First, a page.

Why Being Lost is Okay
Reading Time: 4 minutes
It’s an awkward thing—eating the meal of iftar with my family during Ramadan. It’s almost like the game of “what (or who) does not belong” that I play in my Spanish VHL homework assignments (spoiler: it’s me). My family bears the marks of their day-long dry fast through their pale and weak faces—marks that I do not share. But there’s always another day to be like them, right? Ramadan is 30 days. Every day, my mom wakes me up to have the pre-fast meal at dawn. And every day, I say no. To say I am a disappointment to my parents and to our lineage is an understatement.
Before me, it was my sister: she was the one who showed no aptitude in the studies of scripture. Her Arabic accent was horrible. But what she lacks in knowledge, she makes up for in passion. My sister faithfully does all her prayers—regardless of her mispronunciation. She has, and has always had, faith. But what do I have?
I went to religion class every weekend for seven years. I hoped to be an Islamic scholar one day, and I acted like it. “Remember to say prayers for entering the bathroom! Prayers for exiting the bathroom!” I used to say every day. I nailed a list of prayers in our living room—one for when you left the house, one for when you heard someone sneeze, and one for when you sneezed. My parents simply could not argue with me because I used a quote from the Prophet or another scripture to refute their every point. Yup, I was that kid.
But I stopped going to religion class for SHSAT prep classes. It was supposed to be temporary. But, in my leave of absence, I started noticing all the things I couldn’t do because of Islam. Drinking. Wearing shorts. I started noticing all the rituals I put up with just because of Islam. Praying five times a day. Fasting. Little by little, one by one, I stopped doing all these things. I took down my poster of scriptures. I stopped saying prayers for every little thing. I put up posters of my favorite boy bands, disregarding the Islamic ban of human depiction and ensuring that my room could never be a place for prayer. I blasted music at every moment, overpowering my mom’s daily Quran recitations.
“Why are we Muslim?” I once asked my parents. They were silent. But the look on their faces when I asked was my answer—it seemed to read: “Why would I leave the only way of life our ancestors followed for generations?” The answer was easy. I did it because I wanted to. I did it because I no longer found conviction in the words I was saying. I no longer had faith that there was even a God to pray to. I did it because I wanted a choice in the life that I wished to lead.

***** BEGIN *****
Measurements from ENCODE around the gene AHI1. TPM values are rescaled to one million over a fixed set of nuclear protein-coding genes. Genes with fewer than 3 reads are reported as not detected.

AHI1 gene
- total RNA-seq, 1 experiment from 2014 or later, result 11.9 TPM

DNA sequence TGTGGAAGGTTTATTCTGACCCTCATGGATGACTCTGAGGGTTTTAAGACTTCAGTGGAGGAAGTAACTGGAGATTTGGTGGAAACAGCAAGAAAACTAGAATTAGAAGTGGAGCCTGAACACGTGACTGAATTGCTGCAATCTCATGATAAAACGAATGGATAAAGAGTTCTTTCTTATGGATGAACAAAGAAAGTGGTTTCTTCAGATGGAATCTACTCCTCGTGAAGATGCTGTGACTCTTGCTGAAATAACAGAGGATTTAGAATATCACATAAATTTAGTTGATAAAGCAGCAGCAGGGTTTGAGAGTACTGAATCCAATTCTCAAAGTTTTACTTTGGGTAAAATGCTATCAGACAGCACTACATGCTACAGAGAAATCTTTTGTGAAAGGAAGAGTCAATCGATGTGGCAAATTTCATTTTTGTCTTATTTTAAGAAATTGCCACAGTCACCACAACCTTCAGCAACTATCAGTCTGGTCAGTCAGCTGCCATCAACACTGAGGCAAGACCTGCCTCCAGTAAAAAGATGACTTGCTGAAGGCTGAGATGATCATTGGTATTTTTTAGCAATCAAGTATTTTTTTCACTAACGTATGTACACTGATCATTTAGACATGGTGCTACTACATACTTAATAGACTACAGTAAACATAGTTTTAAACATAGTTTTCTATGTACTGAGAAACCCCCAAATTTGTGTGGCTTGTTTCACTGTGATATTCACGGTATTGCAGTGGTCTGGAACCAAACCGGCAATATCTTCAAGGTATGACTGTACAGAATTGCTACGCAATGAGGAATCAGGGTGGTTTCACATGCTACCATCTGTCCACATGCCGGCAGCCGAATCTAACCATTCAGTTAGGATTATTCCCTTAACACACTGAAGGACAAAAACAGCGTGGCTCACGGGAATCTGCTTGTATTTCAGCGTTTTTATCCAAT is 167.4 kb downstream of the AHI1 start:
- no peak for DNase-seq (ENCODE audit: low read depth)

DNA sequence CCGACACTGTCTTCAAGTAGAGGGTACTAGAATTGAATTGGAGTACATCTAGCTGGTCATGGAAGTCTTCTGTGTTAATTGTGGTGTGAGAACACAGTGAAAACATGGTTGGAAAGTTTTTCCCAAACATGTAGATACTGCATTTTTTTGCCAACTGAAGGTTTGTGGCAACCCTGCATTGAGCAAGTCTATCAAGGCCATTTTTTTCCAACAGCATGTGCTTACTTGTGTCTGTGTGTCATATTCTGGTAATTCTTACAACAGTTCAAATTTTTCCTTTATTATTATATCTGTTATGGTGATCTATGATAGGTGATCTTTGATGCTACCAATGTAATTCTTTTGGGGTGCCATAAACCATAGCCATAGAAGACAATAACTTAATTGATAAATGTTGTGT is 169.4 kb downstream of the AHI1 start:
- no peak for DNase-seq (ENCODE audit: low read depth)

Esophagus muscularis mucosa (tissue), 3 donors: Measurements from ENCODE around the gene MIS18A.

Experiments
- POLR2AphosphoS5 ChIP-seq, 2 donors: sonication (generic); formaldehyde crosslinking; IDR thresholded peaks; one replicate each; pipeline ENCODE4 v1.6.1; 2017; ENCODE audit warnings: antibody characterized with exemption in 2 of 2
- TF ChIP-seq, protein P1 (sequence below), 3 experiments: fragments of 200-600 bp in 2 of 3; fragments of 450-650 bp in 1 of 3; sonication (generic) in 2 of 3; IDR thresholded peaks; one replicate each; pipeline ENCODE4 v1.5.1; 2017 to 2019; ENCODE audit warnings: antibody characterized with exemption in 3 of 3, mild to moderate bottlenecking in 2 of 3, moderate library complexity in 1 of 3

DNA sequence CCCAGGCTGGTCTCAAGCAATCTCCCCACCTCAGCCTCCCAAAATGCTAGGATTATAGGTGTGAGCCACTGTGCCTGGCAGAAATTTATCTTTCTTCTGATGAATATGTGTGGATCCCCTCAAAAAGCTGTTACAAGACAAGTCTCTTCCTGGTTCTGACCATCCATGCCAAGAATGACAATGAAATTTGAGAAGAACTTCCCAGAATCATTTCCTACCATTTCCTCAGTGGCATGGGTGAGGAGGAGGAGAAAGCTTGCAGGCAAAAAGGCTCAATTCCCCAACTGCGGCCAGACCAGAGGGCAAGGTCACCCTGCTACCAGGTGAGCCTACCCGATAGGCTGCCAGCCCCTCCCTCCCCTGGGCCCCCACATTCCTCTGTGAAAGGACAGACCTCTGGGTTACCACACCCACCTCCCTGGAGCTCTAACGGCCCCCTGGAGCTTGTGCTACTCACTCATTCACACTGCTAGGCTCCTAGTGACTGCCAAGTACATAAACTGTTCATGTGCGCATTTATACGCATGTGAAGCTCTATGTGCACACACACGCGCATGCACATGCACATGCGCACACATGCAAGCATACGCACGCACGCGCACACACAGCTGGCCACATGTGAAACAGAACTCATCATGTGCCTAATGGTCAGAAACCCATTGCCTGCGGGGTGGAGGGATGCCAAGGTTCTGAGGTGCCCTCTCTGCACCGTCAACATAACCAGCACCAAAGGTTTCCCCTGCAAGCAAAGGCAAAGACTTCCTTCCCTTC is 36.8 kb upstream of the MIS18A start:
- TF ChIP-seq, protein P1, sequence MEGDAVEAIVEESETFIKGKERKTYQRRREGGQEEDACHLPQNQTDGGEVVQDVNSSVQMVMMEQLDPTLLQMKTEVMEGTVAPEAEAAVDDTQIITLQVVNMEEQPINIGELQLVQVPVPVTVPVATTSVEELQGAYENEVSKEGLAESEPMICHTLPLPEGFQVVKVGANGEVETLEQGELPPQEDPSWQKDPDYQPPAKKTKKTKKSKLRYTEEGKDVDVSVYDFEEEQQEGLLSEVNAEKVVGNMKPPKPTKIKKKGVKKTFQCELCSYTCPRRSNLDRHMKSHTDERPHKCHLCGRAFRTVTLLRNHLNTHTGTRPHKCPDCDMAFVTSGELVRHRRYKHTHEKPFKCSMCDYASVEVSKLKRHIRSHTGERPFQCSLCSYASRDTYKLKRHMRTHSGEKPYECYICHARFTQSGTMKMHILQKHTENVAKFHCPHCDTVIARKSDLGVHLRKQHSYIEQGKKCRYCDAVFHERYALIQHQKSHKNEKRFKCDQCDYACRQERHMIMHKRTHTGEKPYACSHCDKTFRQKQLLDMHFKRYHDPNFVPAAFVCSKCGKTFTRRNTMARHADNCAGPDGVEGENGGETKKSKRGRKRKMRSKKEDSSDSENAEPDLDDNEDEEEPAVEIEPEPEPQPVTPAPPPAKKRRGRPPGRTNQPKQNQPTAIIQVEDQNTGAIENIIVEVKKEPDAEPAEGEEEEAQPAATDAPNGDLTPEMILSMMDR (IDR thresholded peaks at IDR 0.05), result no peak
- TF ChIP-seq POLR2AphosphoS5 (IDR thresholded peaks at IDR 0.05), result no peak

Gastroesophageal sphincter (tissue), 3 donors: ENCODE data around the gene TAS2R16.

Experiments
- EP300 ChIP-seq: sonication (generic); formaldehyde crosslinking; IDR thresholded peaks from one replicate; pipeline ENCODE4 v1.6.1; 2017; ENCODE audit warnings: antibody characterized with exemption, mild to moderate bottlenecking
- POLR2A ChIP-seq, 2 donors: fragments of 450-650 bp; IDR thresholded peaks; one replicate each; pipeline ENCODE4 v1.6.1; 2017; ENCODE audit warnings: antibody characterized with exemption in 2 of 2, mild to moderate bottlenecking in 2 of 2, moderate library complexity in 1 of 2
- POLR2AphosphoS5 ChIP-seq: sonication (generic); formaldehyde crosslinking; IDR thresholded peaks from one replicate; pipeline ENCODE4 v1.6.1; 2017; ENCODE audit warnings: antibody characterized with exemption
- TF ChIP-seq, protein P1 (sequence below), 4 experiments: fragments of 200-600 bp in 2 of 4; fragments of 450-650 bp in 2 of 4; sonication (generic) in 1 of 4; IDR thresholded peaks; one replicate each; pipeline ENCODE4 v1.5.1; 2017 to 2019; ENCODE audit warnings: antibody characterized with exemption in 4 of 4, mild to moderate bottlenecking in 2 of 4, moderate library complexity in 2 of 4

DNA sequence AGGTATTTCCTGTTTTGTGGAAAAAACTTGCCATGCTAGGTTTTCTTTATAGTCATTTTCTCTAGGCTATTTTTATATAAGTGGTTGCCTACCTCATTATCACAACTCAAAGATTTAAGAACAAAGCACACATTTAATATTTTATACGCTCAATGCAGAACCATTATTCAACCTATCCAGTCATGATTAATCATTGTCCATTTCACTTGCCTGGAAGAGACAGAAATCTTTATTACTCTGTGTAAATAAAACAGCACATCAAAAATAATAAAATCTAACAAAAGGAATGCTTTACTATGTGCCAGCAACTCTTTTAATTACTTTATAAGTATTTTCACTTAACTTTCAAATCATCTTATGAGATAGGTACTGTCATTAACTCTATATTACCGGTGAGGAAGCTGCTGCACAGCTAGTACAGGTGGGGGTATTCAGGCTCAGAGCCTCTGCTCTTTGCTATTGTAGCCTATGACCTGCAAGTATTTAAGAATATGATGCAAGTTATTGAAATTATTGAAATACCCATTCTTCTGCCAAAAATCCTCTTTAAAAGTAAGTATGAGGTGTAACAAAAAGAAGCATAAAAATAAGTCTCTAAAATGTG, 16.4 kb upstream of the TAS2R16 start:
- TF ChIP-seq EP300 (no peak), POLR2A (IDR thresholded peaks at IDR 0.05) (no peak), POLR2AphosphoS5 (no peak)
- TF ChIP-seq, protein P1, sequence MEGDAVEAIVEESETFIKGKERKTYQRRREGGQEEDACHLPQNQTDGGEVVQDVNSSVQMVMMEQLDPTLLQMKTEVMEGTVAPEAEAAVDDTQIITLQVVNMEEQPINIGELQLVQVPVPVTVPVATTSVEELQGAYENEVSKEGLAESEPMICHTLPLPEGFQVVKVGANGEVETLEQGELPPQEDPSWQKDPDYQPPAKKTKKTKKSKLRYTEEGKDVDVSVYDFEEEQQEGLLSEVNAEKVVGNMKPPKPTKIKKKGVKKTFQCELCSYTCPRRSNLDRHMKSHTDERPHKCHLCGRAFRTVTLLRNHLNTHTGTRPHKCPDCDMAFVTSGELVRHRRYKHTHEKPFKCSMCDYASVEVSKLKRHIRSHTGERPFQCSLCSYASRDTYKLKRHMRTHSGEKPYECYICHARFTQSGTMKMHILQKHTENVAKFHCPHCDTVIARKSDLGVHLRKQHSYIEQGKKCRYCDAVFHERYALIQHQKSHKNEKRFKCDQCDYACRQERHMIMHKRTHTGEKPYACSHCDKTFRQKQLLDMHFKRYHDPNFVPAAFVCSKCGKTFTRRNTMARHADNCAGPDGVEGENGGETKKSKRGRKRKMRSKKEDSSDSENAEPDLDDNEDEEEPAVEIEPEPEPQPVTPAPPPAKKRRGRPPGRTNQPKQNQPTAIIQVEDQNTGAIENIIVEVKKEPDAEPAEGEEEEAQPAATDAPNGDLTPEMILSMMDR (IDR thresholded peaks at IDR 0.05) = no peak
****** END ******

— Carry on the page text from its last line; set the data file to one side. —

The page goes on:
I thought that was the only question they had. But years later, I would learn about another question I had failed to pick up upon. Why would I leave them?
Three years later, I declared myself an atheist. I declared myself free of any religious obligations. No more fasting. No more prayers five times a day. No more mosque gatherings. I was my own God.
One of my cousins is like me. She was alone with my family one afternoon five years ago, and my mom decided to attack. She kept questioning her about why she did not pray. At one point, my cousin broke, saying she believed in reincarnation. I’m not proud of this, but I joined my mom in pressuring her. The betrayal that riddled every crevice of her face is something I’ll never forget.
Back then, I knew exactly where I was and where I wanted to be in life. I felt a secure sense of belonging with my Muslim mosque, my Muslim neighborhood, and my Muslim family.
When my mom drilled prayers in my head every night of my childhood, it was my time alone with her. Islam helps her achieve a sense of peace that contrasted with all the turmoil in her life. When my parents break their fast, they indulge in something greater than me: their shared experience of hunger and thirst, of doing something crazy to their bodies for the sake of their faith.
Things are different now, of course. I no longer find the same solace in my mother’s instruction that I once did. But sometimes, my longing for my people makes me slip back into my old practices. I’ll think that maybe if I fast for one day, I will bridge the gap between me and my family—that maybe if I say some prayers, my dad will forgive me for what I have done. But then, I listen to my own Arabic, horribly accented like my sister’s after years of neglect. I feel confident with my new walk of life, but what have I lost?
I thought that atheism would hold the secrets of fitting in, of being the same as everyone else in America. I would be a normal teenage girl with boy band posters, eating a hot dog and wearing a knee-length dress. I am those things now. But I am all alone.
Why do I find that I cannot fast for the life of me? Why is it that I find myself praying to God in times of need?
“The Muslim in you is something you cannot change. You are born a Muslim; therefore, you are a Muslim,” my mom tells me.
I wonder if I will die on my path to atheism—if my heart will say “Muslim.”
If I go to the neighborhood mosque, the place I have not been for three years, in my scandalous tank top, will they accept me? Will I belong?
I’m perpetually lost between the two worlds, stuck in the border between them. I cannot let go of Islam—cannot cross over fully in the realm of atheism.
I was born a Muslim. One day, I declared myself to be something different. But I got lost on my way and made my home in the borderlands. Because being lost is okay.